DUTIES.-These are represented to be equal to 35 valuation nearly 30 per cent. lower than the market price. duty of two Spanish dollars per quintal.
LIMA. This city, in latitude 12° 15′ S., longitude about 77° W., is delightfully situated in the Valley of Rimac; its walls are washed by a river, over which is an elegant stone bridge. The Cordilleras of the Andes are towards the N. It has many ornamental buildings, churches, convents, colleges, nunneries, besides bronze fountains, &c. The streets are broad, clean, well-paved, and at right angles. Most of the houses have gardens, refreshed with water by canals. The houses are built mostly of wood, and
the walls of oziers or canes, wattled, covered with clay painted, as a precaution against earthquakes, which are frequent. The trade of Lima is carried on through its seaport, CALLAO, distant about 5 miles. This town is not more than 9 or 10 feet above the level of high-water mark; the streets are in a line, but dusty. The public buildings are not splendid, but neat. On the N. side are the warehouses. The Castle is in latitude 12° 3' S., longitude 77° 2 W.
TRADE. The exports from Lima and the Coast of Peru to Great Britain, in 1821, amounted, in official value, to £9843; the articles were bark, rhatany root, tin, and cotton-wool. The imports from thence into Lima and Arica consisted of foreign merchandize, chiefly quicksilver, to the official amount of £39,316; and British and Irish produce to the declared amount of £127,499, consisting of similar articles to those specified under Buenos Ayres. The trade between the two countries is, however, rapidly increasing.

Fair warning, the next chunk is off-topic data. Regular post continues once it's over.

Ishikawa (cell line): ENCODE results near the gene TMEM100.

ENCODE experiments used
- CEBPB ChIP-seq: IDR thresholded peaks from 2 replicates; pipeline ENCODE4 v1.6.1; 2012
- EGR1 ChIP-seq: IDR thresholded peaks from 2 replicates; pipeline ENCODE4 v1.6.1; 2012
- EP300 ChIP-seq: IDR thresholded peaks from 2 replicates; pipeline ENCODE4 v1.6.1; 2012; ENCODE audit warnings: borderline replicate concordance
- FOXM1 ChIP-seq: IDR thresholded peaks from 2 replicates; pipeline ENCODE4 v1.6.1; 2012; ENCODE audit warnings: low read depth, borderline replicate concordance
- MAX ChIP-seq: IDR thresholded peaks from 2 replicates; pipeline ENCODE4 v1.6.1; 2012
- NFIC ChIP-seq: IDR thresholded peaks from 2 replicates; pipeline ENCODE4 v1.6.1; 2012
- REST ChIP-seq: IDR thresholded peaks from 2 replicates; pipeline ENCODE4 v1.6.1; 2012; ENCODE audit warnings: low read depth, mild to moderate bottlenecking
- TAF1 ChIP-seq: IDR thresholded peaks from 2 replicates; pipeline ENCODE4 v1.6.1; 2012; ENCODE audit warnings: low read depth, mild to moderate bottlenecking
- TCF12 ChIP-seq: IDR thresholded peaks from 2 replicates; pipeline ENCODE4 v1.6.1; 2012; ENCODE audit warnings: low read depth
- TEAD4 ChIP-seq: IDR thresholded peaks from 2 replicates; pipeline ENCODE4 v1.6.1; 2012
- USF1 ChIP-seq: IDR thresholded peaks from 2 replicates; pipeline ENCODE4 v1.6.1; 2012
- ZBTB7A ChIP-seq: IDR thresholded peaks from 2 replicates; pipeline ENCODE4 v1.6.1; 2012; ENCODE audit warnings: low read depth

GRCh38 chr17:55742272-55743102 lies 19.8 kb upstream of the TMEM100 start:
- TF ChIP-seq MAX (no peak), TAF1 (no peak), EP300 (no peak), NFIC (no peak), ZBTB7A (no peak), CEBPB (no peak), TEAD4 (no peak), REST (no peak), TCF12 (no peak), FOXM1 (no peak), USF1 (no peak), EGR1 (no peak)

DUTIES.-By the commercial regulation of 1821, free admission to the ports of Callao and Huanchaco is granted to friendly and neutral nations, and the following duties fixed :-on all imports, 20 per cent. on the current prices of the goods, settled equitably each month by inspectors. Threefourths of the duty belongs to the State; the other is for the dues of the Consulate. Imports under the flag of Chili, Provinces of Rio de la Plata, and Colombia, pay 2 per cent. less to the consulate, but the same to the State. Imports under the Peruvian flag pay 13 per cent. to the State, and 3 to the Consulate. Foreign manufactures, directly prejudicial to the industry of the country-as clothes, made up, tanned hides, boots and shoes, household furniture, coaches, saddles, and other made-up articles; as well as woollens, iron-work, candles, and gunpowder-pay double duties. Quicksilver, agricultural and mining implements, warlike stores, (except gunpowder), scientific books and instruments, prints, maps, and machinery of every kind, are exempt from all import duties. Exports pay as follows:Stamped silver, or specie, 5 per cent. and gold 21 per cent. when exported in any vessel, three-fifths to the State, two-fifths to the Consulate. The exportation of silver ore, gold and silver in bars, or wrought, is absolutely prohibited. All other produce of Peru is subject only to Consular dues, namely-Exported under a foreign flag, 4 per cent.; under the flag of Chili, Provinces of Rio de la Plata, and Colombia, 3 per cent.; under the Peruvian flag, 3 per cent.-Goods reimbarked for exportation, after landing, pay 1 per cent.; the import duty paid, to be restored. Eight months' previous notice will be given of any alteration in the foregoing duties and their accompanying regulations.